Tim Sanders is an author and speaker on the topics of innovation and change, specifically regarding teams. His book, Love Is The Killer App, really had an impact on me when it first came out. Just this week he released Dealstorming, which has some team building lessons I think every leader should pay attention to.
Here are three questions and answers from Tim Sanders about team building that I hope encourage you to lead smarter.
1. Where did you get the name for your book Dealstorming?
Over the course of my career, I’ve developed this process for putting a team together around a challenge and leading that team to work together honestly and effectively. I call it dealstorming.
Dealstorming is all about building a team of everyone that has a stake in the outcome or expertise about your problem. The paradigm of deal storming is that every solution you come up with is a hundred little problems solved.
For pastors, it’s helpful because you will face revenue or business-oriented challenges, and as you learn to overcome them more quickly, you’ll be able to scale your ministry.
Steven Furtick and his team used dealstorming when they planted Elevation Church in Charlotte. They needed a place for the church, so they dealstormed their way into a shopping center that used to be a furniture store. He was able to build a large facility on the cheap by dealstorming together a value proposition and plan. They’ve used this process to be able to continue to grow the church.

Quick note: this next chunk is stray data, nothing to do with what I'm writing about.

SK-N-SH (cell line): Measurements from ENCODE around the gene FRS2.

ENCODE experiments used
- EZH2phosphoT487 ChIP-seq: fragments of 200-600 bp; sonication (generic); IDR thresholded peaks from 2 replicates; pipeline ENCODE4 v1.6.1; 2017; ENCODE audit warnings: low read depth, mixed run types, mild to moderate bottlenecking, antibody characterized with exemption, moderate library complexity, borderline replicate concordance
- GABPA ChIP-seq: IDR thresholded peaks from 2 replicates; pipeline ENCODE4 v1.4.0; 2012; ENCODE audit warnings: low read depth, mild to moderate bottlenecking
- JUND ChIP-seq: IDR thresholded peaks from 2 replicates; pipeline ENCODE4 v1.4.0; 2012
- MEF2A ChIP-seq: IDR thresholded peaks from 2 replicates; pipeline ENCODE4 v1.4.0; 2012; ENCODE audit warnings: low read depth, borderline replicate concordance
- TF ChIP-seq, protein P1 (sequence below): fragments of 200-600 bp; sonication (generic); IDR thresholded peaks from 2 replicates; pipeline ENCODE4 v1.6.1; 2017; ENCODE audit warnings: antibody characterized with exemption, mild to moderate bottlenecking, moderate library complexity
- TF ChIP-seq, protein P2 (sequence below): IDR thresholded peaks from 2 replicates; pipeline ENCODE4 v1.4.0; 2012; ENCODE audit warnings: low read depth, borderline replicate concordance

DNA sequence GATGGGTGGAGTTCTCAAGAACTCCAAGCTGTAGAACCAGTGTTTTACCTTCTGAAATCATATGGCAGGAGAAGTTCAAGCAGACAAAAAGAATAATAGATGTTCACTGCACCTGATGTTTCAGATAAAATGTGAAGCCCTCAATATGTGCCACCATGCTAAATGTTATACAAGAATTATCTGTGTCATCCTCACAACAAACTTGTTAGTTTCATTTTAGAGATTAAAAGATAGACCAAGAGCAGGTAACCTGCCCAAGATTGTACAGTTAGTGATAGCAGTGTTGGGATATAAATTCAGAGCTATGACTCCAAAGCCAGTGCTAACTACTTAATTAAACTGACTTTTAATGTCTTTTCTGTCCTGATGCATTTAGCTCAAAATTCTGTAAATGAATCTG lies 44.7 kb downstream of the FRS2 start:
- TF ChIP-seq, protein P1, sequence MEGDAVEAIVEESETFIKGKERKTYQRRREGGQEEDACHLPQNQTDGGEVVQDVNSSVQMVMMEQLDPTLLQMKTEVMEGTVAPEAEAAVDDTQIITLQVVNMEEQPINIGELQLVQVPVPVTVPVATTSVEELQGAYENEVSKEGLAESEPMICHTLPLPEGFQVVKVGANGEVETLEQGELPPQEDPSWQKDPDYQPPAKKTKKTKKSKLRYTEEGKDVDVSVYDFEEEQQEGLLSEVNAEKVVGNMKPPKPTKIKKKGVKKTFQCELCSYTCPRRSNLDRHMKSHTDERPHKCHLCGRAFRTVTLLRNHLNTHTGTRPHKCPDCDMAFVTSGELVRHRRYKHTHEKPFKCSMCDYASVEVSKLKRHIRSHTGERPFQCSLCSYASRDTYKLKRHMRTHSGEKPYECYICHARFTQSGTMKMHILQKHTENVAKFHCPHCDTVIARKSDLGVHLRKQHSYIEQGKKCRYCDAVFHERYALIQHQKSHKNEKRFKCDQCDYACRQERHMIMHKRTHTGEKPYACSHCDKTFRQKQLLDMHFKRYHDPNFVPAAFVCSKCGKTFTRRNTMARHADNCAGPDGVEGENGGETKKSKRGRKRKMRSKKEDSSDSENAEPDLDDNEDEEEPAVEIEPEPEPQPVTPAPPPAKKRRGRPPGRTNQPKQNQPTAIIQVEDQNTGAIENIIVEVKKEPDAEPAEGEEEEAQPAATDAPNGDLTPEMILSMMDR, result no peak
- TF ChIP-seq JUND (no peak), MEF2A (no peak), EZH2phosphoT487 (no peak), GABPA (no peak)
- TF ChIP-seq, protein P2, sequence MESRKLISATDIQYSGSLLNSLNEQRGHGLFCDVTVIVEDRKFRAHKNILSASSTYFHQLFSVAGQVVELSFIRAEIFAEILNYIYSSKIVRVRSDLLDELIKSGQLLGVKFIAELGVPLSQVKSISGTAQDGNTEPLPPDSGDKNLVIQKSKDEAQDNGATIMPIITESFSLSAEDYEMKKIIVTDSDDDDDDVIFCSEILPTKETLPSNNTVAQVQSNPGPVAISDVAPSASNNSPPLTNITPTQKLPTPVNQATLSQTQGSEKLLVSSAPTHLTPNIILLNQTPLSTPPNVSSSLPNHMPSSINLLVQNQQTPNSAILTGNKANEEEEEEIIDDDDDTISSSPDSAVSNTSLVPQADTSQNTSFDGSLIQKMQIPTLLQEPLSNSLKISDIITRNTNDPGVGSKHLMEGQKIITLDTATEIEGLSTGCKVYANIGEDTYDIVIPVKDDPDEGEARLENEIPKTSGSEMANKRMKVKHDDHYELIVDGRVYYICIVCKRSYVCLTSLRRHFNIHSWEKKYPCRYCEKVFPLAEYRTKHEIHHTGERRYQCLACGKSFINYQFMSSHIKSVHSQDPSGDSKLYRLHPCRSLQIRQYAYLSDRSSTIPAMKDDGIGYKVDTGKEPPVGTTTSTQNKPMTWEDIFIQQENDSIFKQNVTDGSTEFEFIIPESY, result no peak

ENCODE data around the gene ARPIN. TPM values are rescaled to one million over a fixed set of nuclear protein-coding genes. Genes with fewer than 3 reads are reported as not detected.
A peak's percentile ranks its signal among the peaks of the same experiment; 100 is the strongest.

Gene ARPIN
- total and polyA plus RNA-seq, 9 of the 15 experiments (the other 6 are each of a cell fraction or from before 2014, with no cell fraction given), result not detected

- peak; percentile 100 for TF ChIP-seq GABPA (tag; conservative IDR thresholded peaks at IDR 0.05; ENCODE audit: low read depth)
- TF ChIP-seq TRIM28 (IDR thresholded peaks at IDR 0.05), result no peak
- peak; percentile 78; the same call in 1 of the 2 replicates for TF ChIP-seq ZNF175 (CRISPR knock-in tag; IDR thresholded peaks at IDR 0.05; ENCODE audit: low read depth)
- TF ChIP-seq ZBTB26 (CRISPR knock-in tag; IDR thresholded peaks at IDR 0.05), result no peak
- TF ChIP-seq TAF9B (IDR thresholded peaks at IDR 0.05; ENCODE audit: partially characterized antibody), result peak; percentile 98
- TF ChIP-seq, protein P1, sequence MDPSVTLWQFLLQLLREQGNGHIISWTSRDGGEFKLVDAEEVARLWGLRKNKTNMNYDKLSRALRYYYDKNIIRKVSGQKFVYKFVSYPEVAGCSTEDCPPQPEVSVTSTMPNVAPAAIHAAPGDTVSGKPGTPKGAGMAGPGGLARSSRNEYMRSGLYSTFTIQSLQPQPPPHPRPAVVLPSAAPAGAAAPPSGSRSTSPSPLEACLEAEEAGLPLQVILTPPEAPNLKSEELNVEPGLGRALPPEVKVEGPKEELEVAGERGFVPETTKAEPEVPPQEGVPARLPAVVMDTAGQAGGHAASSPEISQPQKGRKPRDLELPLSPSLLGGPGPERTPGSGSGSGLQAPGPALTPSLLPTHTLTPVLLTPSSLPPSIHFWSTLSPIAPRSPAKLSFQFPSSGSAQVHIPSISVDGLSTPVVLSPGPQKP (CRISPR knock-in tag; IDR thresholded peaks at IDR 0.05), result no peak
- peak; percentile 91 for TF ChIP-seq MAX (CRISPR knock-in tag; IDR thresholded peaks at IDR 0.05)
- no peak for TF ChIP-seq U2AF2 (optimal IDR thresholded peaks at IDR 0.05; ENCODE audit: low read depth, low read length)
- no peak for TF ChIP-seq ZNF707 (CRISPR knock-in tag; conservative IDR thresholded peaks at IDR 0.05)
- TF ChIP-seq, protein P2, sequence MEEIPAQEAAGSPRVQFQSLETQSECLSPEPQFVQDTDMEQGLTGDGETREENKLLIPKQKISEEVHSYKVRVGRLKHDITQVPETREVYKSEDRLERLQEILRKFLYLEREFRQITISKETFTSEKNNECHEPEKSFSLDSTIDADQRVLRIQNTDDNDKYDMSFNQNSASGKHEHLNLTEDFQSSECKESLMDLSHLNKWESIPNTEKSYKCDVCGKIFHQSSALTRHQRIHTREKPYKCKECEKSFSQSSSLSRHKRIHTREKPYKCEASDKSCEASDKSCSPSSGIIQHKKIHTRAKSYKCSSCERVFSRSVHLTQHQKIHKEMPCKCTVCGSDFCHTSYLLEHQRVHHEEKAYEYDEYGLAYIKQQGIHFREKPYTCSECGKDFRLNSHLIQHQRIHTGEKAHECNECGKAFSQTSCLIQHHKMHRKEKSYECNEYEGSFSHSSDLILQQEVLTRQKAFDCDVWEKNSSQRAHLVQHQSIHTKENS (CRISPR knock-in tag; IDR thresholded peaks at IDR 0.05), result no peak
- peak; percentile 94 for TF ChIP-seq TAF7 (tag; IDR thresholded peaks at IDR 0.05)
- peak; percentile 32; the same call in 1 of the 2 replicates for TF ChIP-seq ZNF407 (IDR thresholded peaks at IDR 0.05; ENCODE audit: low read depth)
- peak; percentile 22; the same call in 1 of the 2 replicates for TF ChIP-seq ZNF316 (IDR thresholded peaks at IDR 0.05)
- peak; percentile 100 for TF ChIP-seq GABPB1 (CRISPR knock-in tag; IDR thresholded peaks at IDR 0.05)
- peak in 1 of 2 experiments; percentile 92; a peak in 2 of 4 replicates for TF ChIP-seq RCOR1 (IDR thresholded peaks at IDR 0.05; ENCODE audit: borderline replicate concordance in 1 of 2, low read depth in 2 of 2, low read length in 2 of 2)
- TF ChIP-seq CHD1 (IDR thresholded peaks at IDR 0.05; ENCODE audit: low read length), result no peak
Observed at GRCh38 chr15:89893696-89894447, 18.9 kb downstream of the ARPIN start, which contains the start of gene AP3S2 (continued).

2. In chapter 2, you talk about a member of a dealstorm being a “tenacious problem solver.”
The first thing I look for is a person who can give you an example of how they approached a challenge in their previous job. Generally, they’ll either describe bulldozing, escalation, or web spinning.
Bulldozing is where you applied a lot of force with a lot of repetition and individually made it happen. With bulldozers, listen for sentences like, “I demanded they did it, and they did it,” or, “I worked the midnight oil until I got it done.” This is dangerous because it’s an individual achievement mindset. They might be a problem solver, but they are a problem solver by force not finesse.
Escalation is when they went and found more powerful people than themself. Listen for sentences like, “I kicked this upstairs to someone more powerful than me.” These are the people that are looking for the magic bullet – the one thing that will solve the problem for them.
What I really look for is the person that spins up a web – that says, “The last time I faced a challenge, I went and found people that knew something about the challenge, convinced them to team up with me, we had a series of meetings, and we worked together to find a solution.” You’ll notice that they defer a lot of the glory and credit to the other team members. That is the mindset that you’re looking for.
The tenacious problem is ultimately a community builder.
3. When leaders are interviewing for their own team, how can they pick out tenacious problem solvers?
In the interview, ask someone the last time they volunteered to help with someone’s project that was in trouble. Those that do favors long before it’s time to give back do really well when it’s time to collaborate.
A team is a group of a diverse perspectives that come together around a shared objective – it’s not a factory line.